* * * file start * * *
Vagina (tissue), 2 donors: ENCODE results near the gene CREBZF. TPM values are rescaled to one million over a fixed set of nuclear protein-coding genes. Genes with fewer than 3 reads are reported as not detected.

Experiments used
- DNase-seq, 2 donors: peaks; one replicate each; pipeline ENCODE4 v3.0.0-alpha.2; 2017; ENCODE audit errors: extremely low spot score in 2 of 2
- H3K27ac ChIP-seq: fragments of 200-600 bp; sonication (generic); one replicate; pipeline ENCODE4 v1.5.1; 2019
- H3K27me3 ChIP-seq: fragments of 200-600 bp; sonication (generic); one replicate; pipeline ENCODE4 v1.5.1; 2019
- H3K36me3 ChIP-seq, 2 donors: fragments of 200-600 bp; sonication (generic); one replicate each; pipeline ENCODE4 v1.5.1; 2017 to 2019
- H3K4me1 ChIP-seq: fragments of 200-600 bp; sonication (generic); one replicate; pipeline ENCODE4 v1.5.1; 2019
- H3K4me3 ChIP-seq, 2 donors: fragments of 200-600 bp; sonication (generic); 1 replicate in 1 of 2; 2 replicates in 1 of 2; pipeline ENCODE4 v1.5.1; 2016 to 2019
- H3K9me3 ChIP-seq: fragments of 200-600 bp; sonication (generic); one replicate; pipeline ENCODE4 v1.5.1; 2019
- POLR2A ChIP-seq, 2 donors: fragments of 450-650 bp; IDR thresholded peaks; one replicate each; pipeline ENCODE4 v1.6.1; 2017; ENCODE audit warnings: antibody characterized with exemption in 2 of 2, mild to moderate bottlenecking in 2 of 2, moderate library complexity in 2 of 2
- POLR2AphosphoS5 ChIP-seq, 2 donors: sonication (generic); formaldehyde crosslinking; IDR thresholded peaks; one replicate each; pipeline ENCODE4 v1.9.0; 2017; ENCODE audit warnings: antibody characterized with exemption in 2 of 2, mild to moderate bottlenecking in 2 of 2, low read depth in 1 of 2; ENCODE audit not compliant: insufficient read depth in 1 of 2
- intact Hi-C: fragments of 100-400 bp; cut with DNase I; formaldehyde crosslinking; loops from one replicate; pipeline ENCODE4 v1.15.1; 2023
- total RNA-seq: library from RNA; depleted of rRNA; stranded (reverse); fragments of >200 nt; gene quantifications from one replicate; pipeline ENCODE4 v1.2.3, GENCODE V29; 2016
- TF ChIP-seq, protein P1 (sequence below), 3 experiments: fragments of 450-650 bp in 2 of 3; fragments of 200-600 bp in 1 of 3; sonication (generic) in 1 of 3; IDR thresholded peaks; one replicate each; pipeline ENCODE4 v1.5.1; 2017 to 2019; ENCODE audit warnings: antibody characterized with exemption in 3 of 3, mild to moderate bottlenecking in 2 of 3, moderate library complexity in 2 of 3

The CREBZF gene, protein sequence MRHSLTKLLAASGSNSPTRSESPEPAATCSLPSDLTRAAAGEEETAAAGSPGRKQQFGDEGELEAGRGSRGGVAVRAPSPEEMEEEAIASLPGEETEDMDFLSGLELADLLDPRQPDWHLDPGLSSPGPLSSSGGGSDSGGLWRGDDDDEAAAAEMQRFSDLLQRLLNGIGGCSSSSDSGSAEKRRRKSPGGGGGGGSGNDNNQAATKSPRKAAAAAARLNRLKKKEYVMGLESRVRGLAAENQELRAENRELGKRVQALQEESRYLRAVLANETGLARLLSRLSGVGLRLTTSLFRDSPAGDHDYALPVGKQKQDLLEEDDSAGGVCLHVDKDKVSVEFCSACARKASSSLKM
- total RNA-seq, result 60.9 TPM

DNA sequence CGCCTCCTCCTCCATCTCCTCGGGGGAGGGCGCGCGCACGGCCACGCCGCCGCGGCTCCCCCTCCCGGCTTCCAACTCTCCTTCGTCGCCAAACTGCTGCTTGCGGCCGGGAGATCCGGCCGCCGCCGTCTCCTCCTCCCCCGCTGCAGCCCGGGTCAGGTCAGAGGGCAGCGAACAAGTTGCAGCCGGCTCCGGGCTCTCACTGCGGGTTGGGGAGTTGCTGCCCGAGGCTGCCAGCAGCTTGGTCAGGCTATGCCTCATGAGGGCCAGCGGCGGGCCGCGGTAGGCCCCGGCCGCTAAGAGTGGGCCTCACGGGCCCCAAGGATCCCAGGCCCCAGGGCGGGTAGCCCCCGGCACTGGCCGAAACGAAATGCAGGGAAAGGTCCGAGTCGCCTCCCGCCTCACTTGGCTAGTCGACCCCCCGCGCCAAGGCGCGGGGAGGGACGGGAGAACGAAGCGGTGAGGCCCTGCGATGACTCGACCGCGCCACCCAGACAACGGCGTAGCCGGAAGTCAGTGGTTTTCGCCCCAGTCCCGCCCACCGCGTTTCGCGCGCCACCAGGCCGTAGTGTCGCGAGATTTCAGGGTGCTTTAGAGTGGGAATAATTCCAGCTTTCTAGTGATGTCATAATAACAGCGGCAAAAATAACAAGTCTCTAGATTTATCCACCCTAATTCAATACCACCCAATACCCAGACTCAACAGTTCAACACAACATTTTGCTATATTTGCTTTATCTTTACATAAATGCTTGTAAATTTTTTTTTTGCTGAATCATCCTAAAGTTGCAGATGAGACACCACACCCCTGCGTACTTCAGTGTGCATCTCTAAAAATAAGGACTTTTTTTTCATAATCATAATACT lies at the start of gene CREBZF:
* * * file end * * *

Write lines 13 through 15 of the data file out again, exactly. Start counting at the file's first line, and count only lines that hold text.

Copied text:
- total RNA-seq: library from RNA; depleted of rRNA; stranded (reverse); fragments of >200 nt; gene quantifications from one replicate; pipeline ENCODE4 v1.2.3, GENCODE V29; 2016
- TF ChIP-seq, protein P1 (sequence below), 3 experiments: fragments of 450-650 bp in 2 of 3; fragments of 200-600 bp in 1 of 3; sonication (generic) in 1 of 3; IDR thresholded peaks; one replicate each; pipeline ENCODE4 v1.5.1; 2017 to 2019; ENCODE audit warnings: antibody characterized with exemption in 3 of 3, mild to moderate bottlenecking in 2 of 3, moderate library complexity in 2 of 3

The CREBZF gene, protein sequence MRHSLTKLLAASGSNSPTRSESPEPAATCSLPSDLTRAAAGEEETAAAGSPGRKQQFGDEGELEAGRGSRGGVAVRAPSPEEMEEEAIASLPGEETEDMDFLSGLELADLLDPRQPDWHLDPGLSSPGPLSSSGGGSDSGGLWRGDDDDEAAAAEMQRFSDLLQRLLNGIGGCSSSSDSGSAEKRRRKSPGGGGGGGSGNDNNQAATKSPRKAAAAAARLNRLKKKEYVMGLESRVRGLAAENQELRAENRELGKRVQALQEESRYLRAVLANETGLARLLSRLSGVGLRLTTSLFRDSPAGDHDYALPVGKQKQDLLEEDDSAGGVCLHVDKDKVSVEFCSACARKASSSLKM